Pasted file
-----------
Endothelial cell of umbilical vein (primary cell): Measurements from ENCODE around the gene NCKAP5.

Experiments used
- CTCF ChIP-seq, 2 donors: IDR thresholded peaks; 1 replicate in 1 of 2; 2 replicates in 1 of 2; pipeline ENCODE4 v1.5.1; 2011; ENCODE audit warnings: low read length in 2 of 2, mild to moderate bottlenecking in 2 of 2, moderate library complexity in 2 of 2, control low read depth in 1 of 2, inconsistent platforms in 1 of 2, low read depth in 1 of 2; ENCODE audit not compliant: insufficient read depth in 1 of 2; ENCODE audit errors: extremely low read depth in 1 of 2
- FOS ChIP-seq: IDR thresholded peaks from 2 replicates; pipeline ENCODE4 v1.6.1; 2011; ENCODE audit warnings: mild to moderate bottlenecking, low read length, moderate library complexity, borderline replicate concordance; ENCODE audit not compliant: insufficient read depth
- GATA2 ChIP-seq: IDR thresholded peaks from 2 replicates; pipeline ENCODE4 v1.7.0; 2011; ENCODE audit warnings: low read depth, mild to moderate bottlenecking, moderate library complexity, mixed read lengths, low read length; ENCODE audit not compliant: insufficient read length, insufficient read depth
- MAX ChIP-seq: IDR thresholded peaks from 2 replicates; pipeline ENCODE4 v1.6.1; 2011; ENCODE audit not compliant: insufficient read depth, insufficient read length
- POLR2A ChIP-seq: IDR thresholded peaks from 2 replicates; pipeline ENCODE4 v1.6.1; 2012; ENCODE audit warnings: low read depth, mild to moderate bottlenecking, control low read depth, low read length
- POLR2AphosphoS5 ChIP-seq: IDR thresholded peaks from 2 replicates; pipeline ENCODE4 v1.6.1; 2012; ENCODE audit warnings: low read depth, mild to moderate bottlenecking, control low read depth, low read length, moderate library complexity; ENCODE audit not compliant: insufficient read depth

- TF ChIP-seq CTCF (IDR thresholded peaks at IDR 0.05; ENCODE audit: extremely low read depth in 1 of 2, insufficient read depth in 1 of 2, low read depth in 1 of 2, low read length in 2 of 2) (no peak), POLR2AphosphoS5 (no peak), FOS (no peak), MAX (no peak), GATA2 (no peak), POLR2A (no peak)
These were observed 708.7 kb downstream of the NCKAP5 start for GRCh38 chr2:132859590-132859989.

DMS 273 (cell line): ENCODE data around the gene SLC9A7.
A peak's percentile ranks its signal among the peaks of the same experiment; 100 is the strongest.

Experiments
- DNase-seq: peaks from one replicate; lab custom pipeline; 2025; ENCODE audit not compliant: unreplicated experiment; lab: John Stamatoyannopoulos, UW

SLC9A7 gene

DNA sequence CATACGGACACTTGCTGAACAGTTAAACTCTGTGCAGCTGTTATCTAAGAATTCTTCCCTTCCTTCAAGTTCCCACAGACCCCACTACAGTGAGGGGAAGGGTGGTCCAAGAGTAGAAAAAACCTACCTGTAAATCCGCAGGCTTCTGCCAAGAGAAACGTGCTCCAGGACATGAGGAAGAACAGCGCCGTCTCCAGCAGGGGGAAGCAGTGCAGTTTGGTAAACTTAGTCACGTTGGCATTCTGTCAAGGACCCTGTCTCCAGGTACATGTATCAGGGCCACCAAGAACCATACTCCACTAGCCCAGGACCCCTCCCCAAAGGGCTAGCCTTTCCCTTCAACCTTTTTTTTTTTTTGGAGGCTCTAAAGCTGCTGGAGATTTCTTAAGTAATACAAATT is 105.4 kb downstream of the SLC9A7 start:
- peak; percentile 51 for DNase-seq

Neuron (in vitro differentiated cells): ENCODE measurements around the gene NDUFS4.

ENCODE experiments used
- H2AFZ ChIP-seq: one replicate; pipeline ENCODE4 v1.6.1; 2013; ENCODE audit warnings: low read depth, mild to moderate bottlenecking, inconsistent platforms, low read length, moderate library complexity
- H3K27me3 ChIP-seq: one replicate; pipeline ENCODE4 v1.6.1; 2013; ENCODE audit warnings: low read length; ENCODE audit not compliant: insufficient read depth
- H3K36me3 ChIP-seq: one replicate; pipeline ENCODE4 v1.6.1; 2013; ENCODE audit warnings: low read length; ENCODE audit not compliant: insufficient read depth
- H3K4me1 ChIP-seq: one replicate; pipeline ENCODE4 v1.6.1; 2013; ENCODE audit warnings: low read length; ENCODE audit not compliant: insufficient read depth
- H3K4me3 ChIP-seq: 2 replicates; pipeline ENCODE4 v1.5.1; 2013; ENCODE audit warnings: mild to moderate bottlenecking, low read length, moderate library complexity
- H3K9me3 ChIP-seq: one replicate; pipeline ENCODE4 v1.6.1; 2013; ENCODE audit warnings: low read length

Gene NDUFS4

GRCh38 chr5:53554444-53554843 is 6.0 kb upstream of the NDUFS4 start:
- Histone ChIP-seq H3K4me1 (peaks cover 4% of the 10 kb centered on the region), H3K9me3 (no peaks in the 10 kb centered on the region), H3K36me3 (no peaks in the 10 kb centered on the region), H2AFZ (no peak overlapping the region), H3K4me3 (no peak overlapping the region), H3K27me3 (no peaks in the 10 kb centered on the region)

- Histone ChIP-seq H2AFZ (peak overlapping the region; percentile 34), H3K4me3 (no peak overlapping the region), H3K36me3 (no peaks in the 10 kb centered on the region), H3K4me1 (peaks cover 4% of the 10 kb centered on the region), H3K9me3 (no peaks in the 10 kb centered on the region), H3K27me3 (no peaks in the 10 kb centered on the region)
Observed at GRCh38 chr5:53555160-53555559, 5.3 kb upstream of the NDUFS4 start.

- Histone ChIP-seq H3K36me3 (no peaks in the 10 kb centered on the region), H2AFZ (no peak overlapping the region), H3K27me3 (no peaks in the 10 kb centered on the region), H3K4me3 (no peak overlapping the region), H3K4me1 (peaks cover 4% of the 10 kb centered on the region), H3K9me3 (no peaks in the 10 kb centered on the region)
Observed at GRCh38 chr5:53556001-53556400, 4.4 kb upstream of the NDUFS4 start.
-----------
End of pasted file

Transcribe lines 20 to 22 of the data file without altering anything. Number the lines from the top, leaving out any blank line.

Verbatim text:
- H2AFZ ChIP-seq: one replicate; pipeline ENCODE4 v1.6.1; 2013; ENCODE audit warnings: low read depth, mild to moderate bottlenecking, inconsistent platforms, low read length, moderate library complexity
- H3K27me3 ChIP-seq: one replicate; pipeline ENCODE4 v1.6.1; 2013; ENCODE audit warnings: low read length; ENCODE audit not compliant: insufficient read depth
- H3K36me3 ChIP-seq: one replicate; pipeline ENCODE4 v1.6.1; 2013; ENCODE audit warnings: low read length; ENCODE audit not compliant: insufficient read depth